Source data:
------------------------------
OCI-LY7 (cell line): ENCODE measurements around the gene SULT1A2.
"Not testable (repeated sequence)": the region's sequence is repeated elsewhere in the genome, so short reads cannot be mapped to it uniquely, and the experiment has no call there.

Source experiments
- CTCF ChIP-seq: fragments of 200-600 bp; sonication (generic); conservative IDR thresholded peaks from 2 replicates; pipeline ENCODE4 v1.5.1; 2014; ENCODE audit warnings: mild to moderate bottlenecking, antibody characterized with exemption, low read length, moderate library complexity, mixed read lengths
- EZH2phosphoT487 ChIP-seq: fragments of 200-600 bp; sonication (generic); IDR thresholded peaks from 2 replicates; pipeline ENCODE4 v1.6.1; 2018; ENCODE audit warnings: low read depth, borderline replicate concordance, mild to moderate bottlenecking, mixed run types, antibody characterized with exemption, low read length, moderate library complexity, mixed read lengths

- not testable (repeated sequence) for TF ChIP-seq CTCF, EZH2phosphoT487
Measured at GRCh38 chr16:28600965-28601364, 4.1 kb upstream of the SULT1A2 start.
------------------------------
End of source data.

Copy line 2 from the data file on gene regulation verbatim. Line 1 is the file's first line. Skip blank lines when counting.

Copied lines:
"Not testable (repeated sequence)": the region's sequence is repeated elsewhere in the genome, so short reads cannot be mapped to it uniquely, and the experiment has no call there.